With Sh'ite militias doing much of the heavy fighting in Iraq against ISIL, there are concerns they will alienate the Sunni communities they are trying to save from the Islamic extremists.
Their contribution in the battle for Fallujah that the Iraqi army is currently waging to expel ISIL from the city is vital, yet many of the soldiers are not regulars: they are militia fighters loyal to Hashid al-Shaabi’s# Popular Mobilisation.
This is a sort of coalition whose main component is the Badr brigade that swears allegiance to Shi’ite religious leader Imam Hussein.
But there are also Christians, Sunnis and Yazidis involved, sworn enemies of ISIL. However they advance carefully in Falluja, a Sunni city. Their military leader is Hadi al- Amiri.
“We are encircling the city but we will not enter it. This is a policy which we adopted in our operations in all areas. Our decision is to encircle the city only. We will only go in if the Iraqi forces are in absolute need of support in Fallujah. We took the decision of not entering Fallujah,” he says.
The Hashid al-Shaabi fighters helped retake Tikrit in March 2015, and Ramadi the following December. Now outside Fallujah, they will again attempt to avoid a sectarian confrontation while smashing ISIL’s hold on the city.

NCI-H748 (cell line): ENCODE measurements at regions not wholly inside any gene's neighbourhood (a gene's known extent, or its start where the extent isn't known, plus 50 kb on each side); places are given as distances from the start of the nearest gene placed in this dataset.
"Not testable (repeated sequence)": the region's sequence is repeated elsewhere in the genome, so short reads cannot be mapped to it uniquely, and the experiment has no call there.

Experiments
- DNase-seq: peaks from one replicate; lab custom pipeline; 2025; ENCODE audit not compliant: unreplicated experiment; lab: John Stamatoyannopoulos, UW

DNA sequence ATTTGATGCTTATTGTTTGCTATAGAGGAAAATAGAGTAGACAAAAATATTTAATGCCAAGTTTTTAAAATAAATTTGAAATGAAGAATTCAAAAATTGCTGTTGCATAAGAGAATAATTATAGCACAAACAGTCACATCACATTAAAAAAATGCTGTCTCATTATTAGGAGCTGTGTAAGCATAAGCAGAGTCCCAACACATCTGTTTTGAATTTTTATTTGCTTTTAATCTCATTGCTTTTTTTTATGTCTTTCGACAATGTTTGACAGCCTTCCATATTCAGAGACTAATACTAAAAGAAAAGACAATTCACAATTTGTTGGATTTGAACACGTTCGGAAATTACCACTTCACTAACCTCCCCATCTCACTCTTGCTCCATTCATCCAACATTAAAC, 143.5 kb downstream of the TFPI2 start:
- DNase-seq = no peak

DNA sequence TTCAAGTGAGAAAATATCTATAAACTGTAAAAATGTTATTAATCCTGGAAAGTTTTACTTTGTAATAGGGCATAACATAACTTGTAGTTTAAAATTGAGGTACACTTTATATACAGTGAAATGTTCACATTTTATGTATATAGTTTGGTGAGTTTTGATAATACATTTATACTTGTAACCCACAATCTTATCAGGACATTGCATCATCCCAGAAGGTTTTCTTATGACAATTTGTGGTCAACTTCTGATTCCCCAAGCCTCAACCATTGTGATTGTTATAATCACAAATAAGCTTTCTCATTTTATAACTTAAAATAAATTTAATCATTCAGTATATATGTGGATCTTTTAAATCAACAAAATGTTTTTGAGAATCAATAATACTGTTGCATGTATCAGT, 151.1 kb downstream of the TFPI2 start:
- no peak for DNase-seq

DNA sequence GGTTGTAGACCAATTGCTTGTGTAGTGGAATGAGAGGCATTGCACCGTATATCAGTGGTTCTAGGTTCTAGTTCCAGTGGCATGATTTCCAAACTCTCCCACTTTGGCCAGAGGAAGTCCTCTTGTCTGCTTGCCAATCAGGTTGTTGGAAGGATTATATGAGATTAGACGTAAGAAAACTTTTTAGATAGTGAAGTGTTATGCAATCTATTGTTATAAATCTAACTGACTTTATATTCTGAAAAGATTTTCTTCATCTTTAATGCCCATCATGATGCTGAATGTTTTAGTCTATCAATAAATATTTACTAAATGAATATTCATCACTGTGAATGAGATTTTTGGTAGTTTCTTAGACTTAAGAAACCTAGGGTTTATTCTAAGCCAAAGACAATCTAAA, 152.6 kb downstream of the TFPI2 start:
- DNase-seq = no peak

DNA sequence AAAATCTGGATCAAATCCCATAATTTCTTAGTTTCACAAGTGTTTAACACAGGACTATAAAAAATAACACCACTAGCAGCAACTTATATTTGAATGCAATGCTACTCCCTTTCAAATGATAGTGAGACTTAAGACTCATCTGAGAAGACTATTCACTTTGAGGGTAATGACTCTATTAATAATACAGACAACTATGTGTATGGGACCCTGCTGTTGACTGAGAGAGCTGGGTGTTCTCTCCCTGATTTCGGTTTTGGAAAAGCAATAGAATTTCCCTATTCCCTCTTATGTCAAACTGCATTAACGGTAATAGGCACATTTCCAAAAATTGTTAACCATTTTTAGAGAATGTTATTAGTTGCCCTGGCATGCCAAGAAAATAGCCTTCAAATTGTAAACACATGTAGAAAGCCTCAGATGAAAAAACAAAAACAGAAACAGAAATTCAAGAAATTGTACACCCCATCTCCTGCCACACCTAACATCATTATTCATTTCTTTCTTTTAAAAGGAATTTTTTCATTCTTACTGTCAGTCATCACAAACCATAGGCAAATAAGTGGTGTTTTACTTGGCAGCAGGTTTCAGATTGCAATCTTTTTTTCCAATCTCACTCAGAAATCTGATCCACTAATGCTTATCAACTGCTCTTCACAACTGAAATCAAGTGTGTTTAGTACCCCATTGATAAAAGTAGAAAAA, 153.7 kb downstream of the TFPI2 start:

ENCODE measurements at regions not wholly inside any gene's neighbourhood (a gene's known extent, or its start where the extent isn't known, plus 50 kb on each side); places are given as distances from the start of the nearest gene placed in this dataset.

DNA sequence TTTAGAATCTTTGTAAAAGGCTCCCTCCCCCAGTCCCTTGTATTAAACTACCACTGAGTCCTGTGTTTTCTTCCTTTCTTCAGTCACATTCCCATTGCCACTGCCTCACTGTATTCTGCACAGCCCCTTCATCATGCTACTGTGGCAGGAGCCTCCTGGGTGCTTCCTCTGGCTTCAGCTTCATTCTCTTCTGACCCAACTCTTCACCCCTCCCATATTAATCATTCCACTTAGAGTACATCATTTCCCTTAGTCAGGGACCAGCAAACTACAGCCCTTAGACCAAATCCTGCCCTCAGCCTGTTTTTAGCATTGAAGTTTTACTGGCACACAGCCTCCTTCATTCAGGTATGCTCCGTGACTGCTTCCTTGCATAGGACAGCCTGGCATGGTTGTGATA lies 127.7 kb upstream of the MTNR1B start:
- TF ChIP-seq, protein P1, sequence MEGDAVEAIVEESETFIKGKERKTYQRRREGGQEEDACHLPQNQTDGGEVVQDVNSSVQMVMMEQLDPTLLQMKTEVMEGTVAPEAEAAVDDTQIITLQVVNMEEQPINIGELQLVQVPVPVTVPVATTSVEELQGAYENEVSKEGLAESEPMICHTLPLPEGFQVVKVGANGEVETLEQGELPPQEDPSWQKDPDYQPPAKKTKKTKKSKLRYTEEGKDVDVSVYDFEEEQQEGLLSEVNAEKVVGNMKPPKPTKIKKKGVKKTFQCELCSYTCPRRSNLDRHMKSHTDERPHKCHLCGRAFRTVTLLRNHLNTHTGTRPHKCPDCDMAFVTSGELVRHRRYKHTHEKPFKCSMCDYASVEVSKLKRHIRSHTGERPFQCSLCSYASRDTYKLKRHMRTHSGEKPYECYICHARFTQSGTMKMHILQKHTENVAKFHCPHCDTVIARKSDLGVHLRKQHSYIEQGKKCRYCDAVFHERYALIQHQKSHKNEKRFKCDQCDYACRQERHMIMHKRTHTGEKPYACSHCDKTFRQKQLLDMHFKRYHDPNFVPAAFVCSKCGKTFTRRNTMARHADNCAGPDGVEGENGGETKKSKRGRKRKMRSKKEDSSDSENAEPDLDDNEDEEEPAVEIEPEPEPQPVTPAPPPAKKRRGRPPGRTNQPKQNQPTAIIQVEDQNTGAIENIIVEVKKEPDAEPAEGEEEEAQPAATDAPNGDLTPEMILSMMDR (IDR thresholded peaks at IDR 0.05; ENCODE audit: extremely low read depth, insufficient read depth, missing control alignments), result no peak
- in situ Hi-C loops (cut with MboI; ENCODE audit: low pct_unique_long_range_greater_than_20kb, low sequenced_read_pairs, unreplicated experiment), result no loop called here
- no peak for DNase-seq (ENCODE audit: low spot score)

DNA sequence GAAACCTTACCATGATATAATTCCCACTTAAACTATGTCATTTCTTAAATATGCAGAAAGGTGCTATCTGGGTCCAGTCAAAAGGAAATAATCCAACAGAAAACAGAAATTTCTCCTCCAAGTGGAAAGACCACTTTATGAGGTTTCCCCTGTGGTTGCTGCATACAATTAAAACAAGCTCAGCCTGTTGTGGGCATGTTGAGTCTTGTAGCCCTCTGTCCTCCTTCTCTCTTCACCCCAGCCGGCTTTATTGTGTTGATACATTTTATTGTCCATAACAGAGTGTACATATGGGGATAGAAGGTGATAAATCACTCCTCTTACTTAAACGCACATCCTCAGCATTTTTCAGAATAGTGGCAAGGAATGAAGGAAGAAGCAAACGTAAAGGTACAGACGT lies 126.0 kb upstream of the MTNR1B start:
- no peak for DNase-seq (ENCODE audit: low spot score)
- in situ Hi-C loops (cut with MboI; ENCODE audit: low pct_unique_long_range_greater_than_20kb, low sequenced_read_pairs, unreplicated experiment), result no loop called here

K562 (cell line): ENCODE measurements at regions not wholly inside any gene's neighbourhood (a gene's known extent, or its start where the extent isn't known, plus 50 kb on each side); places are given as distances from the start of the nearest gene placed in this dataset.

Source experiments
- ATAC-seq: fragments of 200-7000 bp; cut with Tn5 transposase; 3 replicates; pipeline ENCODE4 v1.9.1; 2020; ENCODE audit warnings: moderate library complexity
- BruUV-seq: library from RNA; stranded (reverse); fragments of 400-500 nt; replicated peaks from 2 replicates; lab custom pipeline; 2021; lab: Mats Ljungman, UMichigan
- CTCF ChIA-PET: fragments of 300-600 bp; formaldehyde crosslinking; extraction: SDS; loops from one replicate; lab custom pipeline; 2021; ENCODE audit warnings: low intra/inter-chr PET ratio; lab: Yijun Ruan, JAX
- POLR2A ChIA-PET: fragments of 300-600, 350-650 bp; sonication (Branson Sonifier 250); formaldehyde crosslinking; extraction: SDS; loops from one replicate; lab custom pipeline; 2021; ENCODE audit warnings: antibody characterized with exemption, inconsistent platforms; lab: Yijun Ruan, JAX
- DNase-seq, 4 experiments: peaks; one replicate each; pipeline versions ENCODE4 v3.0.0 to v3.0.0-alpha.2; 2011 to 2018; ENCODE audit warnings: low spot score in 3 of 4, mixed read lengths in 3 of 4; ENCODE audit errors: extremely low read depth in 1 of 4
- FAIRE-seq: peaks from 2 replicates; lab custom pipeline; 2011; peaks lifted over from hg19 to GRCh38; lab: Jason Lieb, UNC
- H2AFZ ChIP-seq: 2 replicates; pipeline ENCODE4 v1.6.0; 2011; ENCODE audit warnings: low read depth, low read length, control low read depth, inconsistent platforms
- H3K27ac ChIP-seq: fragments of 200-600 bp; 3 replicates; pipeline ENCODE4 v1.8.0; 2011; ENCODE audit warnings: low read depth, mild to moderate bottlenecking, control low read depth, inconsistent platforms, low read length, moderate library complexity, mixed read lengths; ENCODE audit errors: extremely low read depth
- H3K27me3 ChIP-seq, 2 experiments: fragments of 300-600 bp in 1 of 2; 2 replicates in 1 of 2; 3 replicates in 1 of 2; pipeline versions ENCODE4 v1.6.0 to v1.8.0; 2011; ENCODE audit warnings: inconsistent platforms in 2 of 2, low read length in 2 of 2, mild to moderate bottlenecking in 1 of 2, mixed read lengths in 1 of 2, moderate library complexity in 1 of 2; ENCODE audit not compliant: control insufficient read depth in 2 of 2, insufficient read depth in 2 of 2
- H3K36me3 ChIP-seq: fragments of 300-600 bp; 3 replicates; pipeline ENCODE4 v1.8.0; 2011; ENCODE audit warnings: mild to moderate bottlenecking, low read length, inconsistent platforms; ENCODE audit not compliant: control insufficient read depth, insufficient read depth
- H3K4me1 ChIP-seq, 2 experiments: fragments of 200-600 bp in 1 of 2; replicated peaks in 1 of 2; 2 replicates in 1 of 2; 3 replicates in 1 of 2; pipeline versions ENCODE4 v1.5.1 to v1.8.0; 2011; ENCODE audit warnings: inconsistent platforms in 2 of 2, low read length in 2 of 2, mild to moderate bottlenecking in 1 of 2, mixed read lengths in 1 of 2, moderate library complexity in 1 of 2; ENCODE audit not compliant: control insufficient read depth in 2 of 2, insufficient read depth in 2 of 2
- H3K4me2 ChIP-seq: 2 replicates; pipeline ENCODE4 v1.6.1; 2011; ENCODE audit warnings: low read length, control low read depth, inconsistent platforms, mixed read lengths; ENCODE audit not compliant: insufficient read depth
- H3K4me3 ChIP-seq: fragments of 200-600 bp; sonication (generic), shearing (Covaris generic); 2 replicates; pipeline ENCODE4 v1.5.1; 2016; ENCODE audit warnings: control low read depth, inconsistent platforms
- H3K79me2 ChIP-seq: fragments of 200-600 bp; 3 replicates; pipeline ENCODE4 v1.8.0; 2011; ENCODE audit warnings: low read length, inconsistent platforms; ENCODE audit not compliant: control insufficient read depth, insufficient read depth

It was immediately after the city of Mosul fell to ISIL that the Grand Ayatollah Ali al- Sistani called the Iraqi population to arms to “defend their country and fight terrorists”.
Thousands of volunteers answered the call and went to special training centres created specially for the task of integrating the 40 militias of Popular Mobilisation, which has a total manpower of some 80,000 men.
After stopping ISIL’s advance at the gates of Baghdad, Hashid al-Shaabi militias joined regular army units for the attack on Tikrit in March 2015. They formed most of the 20,000-strong force who took back Saddam Hussein’s birthplace from ISIL.
Now fighting in Fallujah, Hashid al-Shaabi forces are hunting down ISIL fighters, using tunnels to get to and from the front. This is the second-largest Iraqi city still in ISIL’s hands, and once kicked out, ISIL will only have the desert to go to or Mosul, which is being surrounded. Fallujah was the first city to fall to ISIL, in January 2014.